Breath of Fresh Air: Feature Articles

Chapter 18: Asthma in Women

Lungs are lungs, and bronchial tubes are bronchial tubes. Can there be any differences in asthma between men and women just because of gender difference?

The answer appears to be a definite, YES. Consider the following:

  • before the age of puberty, more boys than girls have asthma, but after puberty asthma is more common among women than men;
  • for some women asthma gets predictably worse around the time of each menstrual period;
  • pregnancy can have a major influence on the course of asthma; sometimes asthma gets much worse during pregnancy, sometimes it improves dramatically;
  • in most studies of severe asthmatic attacks, women outnumber men in the frequency of emergency department visits and hospitalizations for asthma; and
  • after the menopause, women taking hormone replacement therapy more often develop the new onset of asthma than women who do not.

Pregnancy, menstrual periods, and hormone replacement therapy may all influence asthma in women.

Many observations have been made about gender differences in asthma, but few explanations for these differences are available. It is likely -- but unproven -- that the reproductive hormones such as estrogen and progesterone influence the function of bronchial tubes, perhaps by affecting how the bronchial muscles behave, perhaps modifying the allergic inflammation of the airways. There may be differences between men and women in terms of their genes relevant to asthma or in terms of how these genes get expressed. At the same age and height, women have smaller lungs and narrower bronchial tubes than men. Perhaps this slight difference partially accounts for a greater tendency toward significant airway narrowing with compromise of airflow in asthmatic women than in asthmatic men.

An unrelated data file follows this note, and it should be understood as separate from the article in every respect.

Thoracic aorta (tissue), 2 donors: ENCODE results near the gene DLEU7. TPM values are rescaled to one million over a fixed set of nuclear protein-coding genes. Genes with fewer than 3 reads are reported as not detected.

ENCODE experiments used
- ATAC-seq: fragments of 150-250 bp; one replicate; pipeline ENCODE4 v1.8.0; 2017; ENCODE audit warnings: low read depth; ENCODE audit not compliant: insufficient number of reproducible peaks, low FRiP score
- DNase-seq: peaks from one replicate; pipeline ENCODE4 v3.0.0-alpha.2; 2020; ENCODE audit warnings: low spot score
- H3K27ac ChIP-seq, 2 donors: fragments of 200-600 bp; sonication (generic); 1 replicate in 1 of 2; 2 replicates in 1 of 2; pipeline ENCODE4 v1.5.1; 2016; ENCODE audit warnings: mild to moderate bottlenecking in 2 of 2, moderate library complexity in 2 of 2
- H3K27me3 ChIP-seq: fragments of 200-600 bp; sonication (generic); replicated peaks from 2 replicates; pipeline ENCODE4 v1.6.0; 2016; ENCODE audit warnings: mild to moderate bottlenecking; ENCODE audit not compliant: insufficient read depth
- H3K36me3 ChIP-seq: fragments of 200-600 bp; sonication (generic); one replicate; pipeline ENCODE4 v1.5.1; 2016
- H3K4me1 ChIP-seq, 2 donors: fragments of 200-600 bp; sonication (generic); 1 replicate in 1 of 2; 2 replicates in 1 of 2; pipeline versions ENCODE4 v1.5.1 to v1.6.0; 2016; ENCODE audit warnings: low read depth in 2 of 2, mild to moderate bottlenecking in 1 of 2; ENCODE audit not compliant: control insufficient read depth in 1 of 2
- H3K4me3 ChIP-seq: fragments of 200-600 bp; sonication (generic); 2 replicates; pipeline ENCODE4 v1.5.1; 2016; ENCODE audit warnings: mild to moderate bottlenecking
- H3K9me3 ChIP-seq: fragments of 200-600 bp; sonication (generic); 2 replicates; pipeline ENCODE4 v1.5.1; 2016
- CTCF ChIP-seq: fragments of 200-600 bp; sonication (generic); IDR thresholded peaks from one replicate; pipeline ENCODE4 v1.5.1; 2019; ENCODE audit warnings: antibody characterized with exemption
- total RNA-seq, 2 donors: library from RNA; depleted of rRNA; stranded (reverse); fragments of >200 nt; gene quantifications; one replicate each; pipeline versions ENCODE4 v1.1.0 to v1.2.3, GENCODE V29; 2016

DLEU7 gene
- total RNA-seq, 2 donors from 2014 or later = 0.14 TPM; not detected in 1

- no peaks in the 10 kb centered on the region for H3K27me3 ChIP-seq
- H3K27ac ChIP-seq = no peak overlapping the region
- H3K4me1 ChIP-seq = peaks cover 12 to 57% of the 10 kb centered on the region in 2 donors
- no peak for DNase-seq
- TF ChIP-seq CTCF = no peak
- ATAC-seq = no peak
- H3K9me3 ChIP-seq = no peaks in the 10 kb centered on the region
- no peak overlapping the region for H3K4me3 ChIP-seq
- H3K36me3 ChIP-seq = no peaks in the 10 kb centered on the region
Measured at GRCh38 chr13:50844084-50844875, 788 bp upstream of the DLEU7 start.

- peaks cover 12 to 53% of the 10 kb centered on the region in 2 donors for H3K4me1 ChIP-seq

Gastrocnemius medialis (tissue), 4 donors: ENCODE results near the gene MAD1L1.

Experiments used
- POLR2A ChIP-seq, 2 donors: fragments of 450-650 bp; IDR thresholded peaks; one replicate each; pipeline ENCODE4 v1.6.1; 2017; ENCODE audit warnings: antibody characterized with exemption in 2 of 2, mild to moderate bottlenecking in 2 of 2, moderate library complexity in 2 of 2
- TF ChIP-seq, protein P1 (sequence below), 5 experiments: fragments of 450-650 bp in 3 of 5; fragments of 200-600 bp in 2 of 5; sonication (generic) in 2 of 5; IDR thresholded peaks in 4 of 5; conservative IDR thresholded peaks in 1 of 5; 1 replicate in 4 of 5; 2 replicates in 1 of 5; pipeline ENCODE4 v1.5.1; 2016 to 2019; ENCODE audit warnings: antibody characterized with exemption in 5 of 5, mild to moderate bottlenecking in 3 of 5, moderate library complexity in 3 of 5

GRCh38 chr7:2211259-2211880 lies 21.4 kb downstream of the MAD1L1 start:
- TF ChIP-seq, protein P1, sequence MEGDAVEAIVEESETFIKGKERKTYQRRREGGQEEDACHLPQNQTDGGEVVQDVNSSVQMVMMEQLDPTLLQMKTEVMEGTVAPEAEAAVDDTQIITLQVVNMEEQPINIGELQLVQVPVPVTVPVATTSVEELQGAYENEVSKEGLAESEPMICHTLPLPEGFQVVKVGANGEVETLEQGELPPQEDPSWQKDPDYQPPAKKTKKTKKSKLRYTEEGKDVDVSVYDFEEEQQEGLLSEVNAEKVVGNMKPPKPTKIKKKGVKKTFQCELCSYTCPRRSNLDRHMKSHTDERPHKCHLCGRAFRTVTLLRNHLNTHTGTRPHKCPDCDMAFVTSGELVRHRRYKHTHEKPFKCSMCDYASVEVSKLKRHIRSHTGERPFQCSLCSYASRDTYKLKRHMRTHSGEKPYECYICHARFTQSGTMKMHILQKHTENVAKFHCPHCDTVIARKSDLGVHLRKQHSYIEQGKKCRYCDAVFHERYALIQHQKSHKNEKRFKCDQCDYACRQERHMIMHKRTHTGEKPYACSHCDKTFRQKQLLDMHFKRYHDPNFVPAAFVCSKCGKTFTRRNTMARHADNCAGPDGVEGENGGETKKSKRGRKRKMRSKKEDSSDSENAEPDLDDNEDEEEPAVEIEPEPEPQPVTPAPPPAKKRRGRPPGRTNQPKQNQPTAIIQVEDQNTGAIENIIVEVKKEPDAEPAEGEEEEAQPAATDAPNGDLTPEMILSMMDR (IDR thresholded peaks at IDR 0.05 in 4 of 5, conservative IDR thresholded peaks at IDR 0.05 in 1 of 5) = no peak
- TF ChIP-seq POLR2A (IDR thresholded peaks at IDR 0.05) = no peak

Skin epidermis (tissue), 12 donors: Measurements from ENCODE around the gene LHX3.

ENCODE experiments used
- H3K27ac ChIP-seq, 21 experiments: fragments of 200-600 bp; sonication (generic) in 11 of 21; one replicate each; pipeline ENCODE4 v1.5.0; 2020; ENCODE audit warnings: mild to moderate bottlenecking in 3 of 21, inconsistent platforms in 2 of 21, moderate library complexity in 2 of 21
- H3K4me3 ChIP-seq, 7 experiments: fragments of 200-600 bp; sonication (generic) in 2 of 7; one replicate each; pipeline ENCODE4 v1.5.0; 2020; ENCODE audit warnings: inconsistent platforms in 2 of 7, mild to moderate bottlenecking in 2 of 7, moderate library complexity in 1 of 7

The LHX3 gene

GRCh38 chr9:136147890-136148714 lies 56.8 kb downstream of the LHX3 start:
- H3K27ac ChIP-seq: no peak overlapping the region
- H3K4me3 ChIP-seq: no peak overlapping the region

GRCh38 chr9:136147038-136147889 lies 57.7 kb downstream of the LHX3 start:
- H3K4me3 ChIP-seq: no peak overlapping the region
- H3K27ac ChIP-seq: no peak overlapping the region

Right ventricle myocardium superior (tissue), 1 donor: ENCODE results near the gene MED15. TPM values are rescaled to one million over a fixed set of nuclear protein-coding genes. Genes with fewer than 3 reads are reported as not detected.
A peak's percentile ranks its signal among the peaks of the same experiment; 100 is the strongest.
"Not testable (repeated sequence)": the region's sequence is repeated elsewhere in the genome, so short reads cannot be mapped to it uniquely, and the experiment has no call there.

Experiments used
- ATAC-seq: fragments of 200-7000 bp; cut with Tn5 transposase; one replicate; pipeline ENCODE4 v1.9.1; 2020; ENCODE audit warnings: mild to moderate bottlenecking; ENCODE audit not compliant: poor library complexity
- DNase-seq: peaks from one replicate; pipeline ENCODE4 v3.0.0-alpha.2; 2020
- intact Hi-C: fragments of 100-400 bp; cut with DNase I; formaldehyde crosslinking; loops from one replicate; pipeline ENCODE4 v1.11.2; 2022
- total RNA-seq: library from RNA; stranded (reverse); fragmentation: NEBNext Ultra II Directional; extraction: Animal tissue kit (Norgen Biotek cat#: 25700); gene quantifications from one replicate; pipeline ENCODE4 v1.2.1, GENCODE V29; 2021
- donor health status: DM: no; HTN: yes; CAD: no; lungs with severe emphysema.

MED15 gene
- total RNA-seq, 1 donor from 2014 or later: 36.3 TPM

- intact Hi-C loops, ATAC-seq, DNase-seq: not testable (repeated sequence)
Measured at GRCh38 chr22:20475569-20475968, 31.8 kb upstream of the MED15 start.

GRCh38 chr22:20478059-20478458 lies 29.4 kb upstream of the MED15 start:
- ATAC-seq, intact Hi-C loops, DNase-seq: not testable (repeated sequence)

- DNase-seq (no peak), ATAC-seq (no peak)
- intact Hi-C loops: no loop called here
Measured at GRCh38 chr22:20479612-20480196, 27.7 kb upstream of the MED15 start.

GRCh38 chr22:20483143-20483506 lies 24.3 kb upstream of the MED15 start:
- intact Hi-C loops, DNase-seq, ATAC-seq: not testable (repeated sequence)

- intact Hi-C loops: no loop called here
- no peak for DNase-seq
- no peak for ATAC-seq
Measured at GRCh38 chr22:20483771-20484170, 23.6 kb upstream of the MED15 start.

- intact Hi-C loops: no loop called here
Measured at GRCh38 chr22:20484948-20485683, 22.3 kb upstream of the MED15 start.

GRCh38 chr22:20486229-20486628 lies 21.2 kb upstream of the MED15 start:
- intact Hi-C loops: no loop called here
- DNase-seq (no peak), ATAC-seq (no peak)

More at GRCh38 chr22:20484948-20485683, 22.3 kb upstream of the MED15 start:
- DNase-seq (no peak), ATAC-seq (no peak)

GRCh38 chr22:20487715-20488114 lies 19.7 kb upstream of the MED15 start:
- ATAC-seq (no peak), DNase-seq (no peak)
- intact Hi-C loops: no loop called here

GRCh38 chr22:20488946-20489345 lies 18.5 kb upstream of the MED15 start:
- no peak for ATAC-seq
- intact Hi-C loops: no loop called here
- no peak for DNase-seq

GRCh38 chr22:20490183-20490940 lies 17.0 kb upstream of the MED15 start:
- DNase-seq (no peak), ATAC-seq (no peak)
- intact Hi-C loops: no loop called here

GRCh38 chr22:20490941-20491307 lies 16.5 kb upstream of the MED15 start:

Differences in asthma between men and women may be due to:

Biologic differences;

Alternatively, maybe the differences in asthma between men and women come not from our inherited or biologic differences but from the environments in which we live. In our culture it remains true that women overall spend more time in the home environment than do men. If the home is the source of allergens — such as the dust mite, cockroaches, and furry or feathered animals — that cause or exacerbate asthma, then women may have greater exposure to these inciters and triggers of asthma.

Environmental differences; or

One further possibility relates not to how asthma may act differently in the male and female bodies but rather to how men and women may respond differently to their disease. Women may be more likely to be aware of their symptoms of asthma, be more likely to report them to a physician, and be more likely to seek medical attention during an asthmatic attack. Like cultural differences, gender differences influence how we view our life experiences and what health beliefs we hold. For instance, women more than men may go to a doctor when suffering with a flare of asthma. This difference could contribute to the observation that rates of emergency department visits and hospitalizations are more common among women than among men.

Attitudinal differences.

Like all generalizations about gender differences, those made regarding asthma are filled with innumerable exceptions. Many women note no changes in symptoms around their menstrual periods, have unchanged asthma during a pregnancy, and note no influence of hormone replacement therapy on their asthma. Many men have severe asthma and receive emergency department or in-hospital medical care when necessary. Generalities must be watched closely, lest they stereotype behaviors, attribute disease characteristics too quickly to factors over which we have no control, or separate people rather than bring them closer together.

Still, real differences can teach us a lot about asthma. If we can understand how and why asthma is different for men and women, we can use that knowledge to improve asthma care for everyone. Right now we are at the beginning stages of understanding: finding how we are different and how we are the same.

A word of caution about generalizations.